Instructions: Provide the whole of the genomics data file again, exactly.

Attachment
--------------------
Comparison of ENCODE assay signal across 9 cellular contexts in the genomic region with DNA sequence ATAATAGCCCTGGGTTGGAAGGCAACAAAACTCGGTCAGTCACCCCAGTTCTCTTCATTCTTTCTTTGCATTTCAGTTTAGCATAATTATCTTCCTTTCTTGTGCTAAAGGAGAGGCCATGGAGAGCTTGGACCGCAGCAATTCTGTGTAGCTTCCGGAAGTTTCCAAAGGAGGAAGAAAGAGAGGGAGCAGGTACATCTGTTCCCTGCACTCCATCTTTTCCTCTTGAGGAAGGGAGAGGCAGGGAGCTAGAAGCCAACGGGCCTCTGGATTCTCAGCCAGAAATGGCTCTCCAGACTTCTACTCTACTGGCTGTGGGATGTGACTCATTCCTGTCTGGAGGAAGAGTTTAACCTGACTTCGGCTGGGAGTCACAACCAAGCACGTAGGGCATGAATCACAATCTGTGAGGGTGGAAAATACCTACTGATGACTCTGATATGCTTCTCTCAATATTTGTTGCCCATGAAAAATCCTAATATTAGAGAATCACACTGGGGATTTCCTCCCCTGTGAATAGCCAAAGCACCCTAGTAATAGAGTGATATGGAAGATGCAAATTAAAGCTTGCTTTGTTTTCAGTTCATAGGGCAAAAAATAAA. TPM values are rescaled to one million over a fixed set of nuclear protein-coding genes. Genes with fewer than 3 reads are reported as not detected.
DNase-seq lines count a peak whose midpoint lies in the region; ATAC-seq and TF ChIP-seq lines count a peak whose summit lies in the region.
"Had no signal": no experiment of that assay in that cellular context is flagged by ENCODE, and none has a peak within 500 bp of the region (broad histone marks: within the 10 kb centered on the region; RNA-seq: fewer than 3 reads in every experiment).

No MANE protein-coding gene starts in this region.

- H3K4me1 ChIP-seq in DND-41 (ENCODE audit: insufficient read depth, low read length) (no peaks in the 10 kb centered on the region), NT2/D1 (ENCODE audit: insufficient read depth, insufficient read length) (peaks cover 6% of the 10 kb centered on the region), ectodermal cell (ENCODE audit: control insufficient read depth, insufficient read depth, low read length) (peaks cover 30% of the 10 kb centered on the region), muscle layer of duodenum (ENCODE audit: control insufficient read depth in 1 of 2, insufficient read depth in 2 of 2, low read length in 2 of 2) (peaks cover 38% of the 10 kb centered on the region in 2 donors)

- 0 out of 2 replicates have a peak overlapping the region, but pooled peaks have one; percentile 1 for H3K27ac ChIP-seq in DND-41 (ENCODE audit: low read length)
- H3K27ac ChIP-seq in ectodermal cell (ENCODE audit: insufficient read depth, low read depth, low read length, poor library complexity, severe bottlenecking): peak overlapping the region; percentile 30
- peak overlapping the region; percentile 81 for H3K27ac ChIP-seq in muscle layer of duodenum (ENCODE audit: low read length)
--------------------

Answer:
Comparison of ENCODE assay signal across 9 cellular contexts in the genomic region with DNA sequence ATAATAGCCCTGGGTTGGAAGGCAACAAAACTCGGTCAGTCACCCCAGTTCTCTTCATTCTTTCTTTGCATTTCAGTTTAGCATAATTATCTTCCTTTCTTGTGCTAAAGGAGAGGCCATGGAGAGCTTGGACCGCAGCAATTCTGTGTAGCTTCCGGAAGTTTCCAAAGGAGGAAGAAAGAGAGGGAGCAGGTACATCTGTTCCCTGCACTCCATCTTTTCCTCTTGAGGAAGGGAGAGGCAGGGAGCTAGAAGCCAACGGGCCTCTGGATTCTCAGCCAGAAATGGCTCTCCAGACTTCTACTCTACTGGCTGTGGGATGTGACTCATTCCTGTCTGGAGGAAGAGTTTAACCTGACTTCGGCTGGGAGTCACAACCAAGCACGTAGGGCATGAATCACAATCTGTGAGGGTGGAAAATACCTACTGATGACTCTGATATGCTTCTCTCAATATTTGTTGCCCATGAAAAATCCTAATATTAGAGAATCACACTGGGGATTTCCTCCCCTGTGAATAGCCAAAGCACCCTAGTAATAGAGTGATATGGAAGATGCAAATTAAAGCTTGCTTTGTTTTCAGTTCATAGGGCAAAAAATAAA. TPM values are rescaled to one million over a fixed set of nuclear protein-coding genes. Genes with fewer than 3 reads are reported as not detected.
DNase-seq lines count a peak whose midpoint lies in the region; ATAC-seq and TF ChIP-seq lines count a peak whose summit lies in the region.
"Had no signal": no experiment of that assay in that cellular context is flagged by ENCODE, and none has a peak within 500 bp of the region (broad histone marks: within the 10 kb centered on the region; RNA-seq: fewer than 3 reads in every experiment).

No MANE protein-coding gene starts in this region.

- H3K4me1 ChIP-seq in DND-41 (ENCODE audit: insufficient read depth, low read length) (no peaks in the 10 kb centered on the region), NT2/D1 (ENCODE audit: insufficient read depth, insufficient read length) (peaks cover 6% of the 10 kb centered on the region), ectodermal cell (ENCODE audit: control insufficient read depth, insufficient read depth, low read length) (peaks cover 30% of the 10 kb centered on the region), muscle layer of duodenum (ENCODE audit: control insufficient read depth in 1 of 2, insufficient read depth in 2 of 2, low read length in 2 of 2) (peaks cover 38% of the 10 kb centered on the region in 2 donors)

- 0 out of 2 replicates have a peak overlapping the region, but pooled peaks have one; percentile 1 for H3K27ac ChIP-seq in DND-41 (ENCODE audit: low read length)
- H3K27ac ChIP-seq in ectodermal cell (ENCODE audit: insufficient read depth, low read depth, low read length, poor library complexity, severe bottlenecking): peak overlapping the region; percentile 30
- peak overlapping the region; percentile 81 for H3K27ac ChIP-seq in muscle layer of duodenum (ENCODE audit: low read length)